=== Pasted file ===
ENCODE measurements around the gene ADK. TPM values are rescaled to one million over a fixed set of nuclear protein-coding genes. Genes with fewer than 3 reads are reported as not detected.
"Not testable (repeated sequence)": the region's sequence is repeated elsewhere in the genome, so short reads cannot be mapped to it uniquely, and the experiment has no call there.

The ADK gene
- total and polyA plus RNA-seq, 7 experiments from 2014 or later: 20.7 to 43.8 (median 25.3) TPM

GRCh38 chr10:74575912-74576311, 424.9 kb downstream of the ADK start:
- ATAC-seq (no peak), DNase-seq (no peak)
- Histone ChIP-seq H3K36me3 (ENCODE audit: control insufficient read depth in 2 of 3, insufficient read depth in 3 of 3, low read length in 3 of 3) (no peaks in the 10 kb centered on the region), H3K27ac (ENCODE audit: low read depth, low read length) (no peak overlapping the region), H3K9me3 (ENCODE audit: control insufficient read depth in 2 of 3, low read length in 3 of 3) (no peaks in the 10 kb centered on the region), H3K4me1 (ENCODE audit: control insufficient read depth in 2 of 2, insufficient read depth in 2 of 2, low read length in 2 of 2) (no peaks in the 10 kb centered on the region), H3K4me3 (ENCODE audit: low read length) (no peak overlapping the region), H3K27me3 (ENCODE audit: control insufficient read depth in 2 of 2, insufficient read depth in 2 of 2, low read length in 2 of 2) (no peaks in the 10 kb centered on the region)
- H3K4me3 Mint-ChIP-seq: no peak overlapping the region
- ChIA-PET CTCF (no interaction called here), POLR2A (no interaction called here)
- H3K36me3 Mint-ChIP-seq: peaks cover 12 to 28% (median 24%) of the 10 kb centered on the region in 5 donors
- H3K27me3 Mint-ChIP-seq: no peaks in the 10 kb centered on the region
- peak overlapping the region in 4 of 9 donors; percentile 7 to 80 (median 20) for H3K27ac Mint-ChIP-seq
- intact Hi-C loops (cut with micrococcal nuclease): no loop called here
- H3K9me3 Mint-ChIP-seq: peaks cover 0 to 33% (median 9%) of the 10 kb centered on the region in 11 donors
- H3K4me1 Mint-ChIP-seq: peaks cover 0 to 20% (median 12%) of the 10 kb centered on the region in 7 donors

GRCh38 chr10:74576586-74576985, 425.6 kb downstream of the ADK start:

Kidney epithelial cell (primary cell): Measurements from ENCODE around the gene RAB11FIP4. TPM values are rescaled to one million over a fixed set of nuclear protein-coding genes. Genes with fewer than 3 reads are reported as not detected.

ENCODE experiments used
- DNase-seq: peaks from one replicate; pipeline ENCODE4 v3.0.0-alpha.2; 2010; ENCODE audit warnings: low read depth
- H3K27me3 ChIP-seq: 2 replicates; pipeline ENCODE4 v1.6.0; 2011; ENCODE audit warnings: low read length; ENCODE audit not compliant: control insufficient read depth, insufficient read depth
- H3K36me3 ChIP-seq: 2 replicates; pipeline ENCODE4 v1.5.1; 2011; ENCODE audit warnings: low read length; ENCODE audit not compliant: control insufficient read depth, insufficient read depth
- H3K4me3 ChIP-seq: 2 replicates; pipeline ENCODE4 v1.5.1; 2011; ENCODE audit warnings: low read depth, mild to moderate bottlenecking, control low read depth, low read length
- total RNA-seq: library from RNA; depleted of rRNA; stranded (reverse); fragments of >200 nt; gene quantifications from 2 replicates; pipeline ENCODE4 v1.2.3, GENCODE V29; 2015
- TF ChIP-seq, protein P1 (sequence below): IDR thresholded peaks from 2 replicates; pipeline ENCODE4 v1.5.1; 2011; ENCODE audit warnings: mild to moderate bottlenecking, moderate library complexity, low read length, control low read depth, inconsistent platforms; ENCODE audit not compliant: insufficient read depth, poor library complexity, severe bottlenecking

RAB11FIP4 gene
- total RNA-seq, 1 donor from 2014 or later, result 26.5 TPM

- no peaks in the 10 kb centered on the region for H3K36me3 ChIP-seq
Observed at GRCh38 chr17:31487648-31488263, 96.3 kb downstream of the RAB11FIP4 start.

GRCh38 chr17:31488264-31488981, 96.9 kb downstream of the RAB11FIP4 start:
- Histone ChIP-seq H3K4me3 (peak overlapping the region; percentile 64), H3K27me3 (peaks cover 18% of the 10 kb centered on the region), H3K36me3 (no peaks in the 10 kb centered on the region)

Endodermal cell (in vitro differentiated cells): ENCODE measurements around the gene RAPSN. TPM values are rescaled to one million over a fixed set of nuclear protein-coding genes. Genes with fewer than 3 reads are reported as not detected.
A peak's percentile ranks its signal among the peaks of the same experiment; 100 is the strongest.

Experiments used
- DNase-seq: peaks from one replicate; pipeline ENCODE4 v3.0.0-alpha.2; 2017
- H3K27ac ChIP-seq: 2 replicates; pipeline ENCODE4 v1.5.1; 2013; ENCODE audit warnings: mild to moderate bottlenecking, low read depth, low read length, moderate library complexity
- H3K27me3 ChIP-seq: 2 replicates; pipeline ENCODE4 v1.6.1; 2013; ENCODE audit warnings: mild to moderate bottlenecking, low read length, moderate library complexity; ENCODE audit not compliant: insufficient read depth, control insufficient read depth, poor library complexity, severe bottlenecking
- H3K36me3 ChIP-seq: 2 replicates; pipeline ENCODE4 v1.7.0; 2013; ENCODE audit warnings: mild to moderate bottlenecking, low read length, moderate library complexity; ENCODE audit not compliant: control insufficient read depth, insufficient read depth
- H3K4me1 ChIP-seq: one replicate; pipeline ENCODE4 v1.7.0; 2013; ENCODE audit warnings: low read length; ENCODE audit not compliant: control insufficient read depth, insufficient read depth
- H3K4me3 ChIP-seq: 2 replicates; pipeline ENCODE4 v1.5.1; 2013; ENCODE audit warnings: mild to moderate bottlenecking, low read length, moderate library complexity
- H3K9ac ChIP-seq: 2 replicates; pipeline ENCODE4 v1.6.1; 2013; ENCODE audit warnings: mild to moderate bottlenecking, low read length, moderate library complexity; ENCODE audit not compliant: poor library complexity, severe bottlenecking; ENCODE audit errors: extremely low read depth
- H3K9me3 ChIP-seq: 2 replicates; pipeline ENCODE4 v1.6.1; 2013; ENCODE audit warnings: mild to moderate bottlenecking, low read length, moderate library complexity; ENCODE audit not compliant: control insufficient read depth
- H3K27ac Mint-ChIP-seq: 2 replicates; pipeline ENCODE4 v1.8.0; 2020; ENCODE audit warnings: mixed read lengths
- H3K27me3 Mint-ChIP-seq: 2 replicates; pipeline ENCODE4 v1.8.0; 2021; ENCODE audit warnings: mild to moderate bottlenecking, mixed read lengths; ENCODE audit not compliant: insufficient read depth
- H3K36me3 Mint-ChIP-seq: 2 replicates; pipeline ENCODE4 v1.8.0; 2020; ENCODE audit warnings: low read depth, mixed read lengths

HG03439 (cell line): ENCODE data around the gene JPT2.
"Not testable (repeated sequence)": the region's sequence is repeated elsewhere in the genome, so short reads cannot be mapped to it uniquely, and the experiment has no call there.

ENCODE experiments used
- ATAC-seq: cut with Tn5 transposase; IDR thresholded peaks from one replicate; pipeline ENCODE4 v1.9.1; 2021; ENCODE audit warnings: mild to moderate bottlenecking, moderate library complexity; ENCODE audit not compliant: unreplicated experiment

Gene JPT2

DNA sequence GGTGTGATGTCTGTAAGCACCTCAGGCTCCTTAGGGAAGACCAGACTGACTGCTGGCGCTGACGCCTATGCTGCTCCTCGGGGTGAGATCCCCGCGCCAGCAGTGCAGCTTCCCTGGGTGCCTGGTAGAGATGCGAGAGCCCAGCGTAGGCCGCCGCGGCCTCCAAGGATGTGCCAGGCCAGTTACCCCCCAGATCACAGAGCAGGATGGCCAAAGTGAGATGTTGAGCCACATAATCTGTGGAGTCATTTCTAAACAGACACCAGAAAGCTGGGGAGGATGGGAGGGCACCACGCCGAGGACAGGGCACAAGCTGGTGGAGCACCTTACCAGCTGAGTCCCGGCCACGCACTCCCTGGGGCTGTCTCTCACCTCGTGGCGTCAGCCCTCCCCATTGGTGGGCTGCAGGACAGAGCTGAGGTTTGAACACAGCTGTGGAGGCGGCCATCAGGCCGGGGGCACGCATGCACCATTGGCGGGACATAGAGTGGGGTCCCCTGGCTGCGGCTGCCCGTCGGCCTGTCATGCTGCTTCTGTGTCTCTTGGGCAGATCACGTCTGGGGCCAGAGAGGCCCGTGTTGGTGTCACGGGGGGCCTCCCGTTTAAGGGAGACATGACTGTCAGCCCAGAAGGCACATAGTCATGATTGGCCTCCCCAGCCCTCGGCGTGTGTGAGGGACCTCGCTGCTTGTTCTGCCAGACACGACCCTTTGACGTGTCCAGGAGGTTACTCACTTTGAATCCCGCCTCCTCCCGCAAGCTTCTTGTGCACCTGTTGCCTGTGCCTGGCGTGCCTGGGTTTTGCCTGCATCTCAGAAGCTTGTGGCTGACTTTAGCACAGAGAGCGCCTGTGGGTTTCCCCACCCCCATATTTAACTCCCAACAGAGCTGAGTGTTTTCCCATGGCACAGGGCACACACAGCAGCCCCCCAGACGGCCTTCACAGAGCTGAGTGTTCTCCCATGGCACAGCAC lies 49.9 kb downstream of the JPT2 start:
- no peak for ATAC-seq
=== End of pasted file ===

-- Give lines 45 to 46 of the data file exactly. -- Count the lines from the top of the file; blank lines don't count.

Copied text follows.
HG03439 (cell line): ENCODE data around the gene JPT2.
"Not testable (repeated sequence)": the region's sequence is repeated elsewhere in the genome, so short reads cannot be mapped to it uniquely, and the experiment has no call there.